Friday, January 15, 2010

Black Comic Book Fans...Do they Exist?

Welcome to the unexplored country. Black Superheroes. My chosen quest. The impossible dream. If you have been reading my blog you will soon come to understand that this is an obsession of mine. I will not rest until this conundrum is resolved, at least in my mind. I've spoken already at great length about the paucity of minority heroes and the non-existence of an ongoing initiative to further integrate comics. My logical conclusion is that most of the companies I rely on for my comic book fix are predominantly (I should overwhelmingly) run by Caucasians. And I have no problem whatsoever with that. I love Caucasians. I am married to one. I love white superheroes. I don't go to the comic book store and say..."Dude...I can't buy this book any more. Spider-Man is white!" My biggest issue forever has been simply that I would also like to see or fantasize that there are also black superheroes. Because hey...I'm black. An interesting parallel as I'm making my case here is Marshall Mathers or the stunning white rapper from Eight Mile otherwise known as Eminem. Before Slim Shady erupted into the almost exclusively black world of hip hop music, I am sure white fans enjoyed rap music well enough. But when Eminem snatched the mic and ripped the industry with what can only be recognized by true heads and casual observers as a lyrical second coming (Preceded by the dearly departed Christopher Wallace and Tupac Shakur...RIP bruthas!!!) this had a profound effect on a new generation of white consumers who felt they now actually had a stake in the rap game. They were now represented by someone who looked like them yet could do all the things that the most exalted of black hip hop technicians and lyricists were capable of doing. This is huge for the same reason professional sports and all merchandising connected to it makes trillions of dollars every year. People want to be represented. People want to see themselves or be connected to something that is exciting; successful...attractive. Now, as a black man...I can definitely say that I was a big supporter and admirer of President Bill Clinton. I can even remember telling someone that Bill Clinton was the first black President because he so effortlessly identified with the black community. But listen to me when I say this...there ain't nothing in the world that trumps the feeling of having Barrack Obama in the White House. Why you say? Because of the primal sense of connectivity. President Obama in some genetic/visual/spiritual way represents something that was uploaded into my psyche the minute I was born black and that allows me to relate to him and simultaneously feel great pride and satisfaction because of his accomplishments. This kinship, this race pride is not's just an incredible sense of connection and a vicarious emotional lift when you walk out the door every morning and the world attempts to tear you down. It's why we root for certain teams. It's why we read certain authors and go to the same restaurant or bar...we feel that link...that comfort zone...that pride. Included in this observation is also the notion of entertainment. Living the harsh lives that we do, the human soul seeks relief from the constant uncertainty of the material sphere we inhabit. Entertainment provides release. After much psychobabble I can finally begin to make my point. The reason I am so determined to see Black Superheroes flourish is because of that need to feel a have a team or individual I feel that in some way is connected to me. Now there is a business side to this emotion. If I feel this way, I am 100% positive that there is a huge consumer segment of folks out there who are having the same thoughts and feelings. Going back to the example of hip hop. This is an art form that emerged from the collective, ragged psyche of the American Slave in the humid, torturous cotton fields of the evolved into negro spirituals, morphed into the blues, split in half to create jazz and rock n roll...and it's latest incarnation...Hip Hop. I make this point to demonstrate the emotions, the genetic memory, and the historic gyrations of a culture, a thought pattern that has changed the face of the world and our global culture. Black people incorporate all of this into their arts. I would hate to think where we would be in entertainment, music, dance, sports, science, writing and any number of components that define civilization without the contributions of my race. So I must ask the question of my peers...why aren't we creating quality, black comic books for ourselves and others outside of our race? And why on the rare occasion that someone does provide a product that you have been clamoring for...something that represents you and where you come from.. don't you support it with your dollar? I am forced to ponder the question...Do black comic book fans really exist? And if so...what do they want? The Black Comic Book Renaissance should have happened years ago, but for some reason in this particular industry...artists, writers, publishers are curiously mute when it comes to making a black character with staying power. To all you black comic professionals out there...I just let the cat out of the bag. This is something that we must address if we want to be a part of the comic book industry and make some real change.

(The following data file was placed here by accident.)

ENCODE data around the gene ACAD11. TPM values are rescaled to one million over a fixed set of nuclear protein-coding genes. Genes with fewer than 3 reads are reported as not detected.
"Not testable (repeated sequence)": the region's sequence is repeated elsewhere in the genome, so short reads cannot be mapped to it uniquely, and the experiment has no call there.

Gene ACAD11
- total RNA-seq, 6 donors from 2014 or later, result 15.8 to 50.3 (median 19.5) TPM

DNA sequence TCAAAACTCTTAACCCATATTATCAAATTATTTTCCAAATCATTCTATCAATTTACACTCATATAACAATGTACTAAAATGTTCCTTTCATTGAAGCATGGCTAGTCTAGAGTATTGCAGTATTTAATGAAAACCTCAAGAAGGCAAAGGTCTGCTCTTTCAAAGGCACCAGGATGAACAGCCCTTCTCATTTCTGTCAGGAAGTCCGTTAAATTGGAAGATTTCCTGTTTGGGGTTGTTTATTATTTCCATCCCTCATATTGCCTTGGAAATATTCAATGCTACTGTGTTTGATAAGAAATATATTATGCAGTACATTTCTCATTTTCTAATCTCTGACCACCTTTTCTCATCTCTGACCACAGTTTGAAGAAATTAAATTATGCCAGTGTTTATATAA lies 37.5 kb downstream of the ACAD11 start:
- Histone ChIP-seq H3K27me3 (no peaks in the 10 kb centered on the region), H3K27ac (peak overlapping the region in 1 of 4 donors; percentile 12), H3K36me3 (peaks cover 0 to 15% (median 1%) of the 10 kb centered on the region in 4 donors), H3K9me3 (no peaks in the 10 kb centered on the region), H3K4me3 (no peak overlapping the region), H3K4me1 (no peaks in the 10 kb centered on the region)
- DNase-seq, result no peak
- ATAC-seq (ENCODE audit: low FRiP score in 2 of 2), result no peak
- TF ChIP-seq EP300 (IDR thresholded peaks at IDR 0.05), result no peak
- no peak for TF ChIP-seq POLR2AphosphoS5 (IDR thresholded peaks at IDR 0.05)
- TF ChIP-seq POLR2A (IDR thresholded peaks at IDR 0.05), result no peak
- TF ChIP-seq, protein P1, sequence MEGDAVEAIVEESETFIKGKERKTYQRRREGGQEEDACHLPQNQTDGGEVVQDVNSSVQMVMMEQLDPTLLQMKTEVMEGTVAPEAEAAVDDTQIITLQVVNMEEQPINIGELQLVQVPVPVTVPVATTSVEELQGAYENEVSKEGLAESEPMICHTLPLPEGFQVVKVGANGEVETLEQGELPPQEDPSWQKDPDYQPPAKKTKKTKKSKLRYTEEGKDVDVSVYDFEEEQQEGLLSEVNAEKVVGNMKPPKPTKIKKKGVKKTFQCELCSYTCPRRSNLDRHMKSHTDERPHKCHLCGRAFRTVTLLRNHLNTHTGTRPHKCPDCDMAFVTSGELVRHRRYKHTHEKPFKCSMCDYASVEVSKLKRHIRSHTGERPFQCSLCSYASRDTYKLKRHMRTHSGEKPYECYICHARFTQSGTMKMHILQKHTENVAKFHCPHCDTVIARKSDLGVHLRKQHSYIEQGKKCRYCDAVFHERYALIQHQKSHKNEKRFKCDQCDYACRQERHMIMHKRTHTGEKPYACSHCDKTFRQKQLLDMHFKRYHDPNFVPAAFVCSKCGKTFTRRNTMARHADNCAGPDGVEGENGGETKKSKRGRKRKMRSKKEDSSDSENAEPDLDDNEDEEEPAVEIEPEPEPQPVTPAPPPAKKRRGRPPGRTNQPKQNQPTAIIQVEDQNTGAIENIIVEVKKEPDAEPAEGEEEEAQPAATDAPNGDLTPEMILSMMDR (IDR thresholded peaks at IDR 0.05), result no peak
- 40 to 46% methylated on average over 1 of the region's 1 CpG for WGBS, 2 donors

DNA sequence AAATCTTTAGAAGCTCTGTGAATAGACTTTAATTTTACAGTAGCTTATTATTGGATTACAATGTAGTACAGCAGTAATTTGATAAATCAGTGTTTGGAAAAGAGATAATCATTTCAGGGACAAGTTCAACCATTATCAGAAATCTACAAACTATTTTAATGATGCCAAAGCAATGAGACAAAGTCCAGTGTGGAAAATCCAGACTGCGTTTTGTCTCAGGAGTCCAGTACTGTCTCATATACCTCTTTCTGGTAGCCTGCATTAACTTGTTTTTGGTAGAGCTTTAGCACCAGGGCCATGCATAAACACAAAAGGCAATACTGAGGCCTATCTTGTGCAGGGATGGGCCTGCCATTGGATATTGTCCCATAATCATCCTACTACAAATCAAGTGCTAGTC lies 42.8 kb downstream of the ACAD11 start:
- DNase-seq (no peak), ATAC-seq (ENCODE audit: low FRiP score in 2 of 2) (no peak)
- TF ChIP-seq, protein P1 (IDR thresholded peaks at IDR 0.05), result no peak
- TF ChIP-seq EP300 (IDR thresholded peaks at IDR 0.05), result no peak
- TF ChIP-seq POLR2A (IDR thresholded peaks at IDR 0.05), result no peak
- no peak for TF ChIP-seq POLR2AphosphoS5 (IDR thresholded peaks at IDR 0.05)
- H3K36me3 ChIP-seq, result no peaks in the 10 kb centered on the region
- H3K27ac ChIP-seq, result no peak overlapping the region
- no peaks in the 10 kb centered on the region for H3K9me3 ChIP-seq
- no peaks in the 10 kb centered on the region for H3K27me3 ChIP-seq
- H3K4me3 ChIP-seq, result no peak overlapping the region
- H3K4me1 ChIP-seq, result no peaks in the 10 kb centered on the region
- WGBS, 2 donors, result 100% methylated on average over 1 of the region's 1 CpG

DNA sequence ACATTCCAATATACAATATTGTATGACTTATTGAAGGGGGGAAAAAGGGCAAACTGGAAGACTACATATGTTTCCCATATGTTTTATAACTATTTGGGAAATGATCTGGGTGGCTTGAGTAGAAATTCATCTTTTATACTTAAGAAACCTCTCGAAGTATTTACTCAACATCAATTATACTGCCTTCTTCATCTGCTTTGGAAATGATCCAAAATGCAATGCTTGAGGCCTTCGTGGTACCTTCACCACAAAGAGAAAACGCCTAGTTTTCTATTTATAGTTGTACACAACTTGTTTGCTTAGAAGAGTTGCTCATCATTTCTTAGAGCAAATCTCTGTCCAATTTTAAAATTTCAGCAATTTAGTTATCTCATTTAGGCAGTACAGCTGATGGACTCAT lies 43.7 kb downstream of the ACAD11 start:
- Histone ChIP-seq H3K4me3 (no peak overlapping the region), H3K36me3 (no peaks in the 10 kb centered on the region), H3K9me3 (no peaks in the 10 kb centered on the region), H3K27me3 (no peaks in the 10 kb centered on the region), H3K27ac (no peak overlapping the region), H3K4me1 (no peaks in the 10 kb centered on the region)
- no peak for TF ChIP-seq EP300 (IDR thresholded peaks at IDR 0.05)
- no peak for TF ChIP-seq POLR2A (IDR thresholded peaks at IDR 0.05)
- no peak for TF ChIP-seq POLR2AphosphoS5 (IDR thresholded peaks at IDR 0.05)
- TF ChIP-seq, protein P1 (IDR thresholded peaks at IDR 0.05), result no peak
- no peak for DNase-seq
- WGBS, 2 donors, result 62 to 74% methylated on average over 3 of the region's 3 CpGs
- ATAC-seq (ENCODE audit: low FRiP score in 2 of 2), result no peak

Blogger Antwain Marcy said...

The answer to your why is yes their r black comic book fans. Howevr thanks to whether u want to admit it or knot. No one wins the race in racism. Howevr what was established that has rained 4 sew long is a good ol boy white is write only comic book universe. Psychologically white supremacy programming.It is what it is. Their is also soft racism and reverse racism. Eye am a comic book fan if eye say publicly eye enjoy Superman,IronMan,SpiderMan then it is ok. If eye say publicly eye like JaycenWise,Icon,Lucius Hammer,Staic,Hardware,SepiaLove,TheDogYears, AfroSamurai then what. Ppls response will be whatevr. We jus knead to to use the S.P.E.R.M factor.

March 12, 2010 at 5:02 PM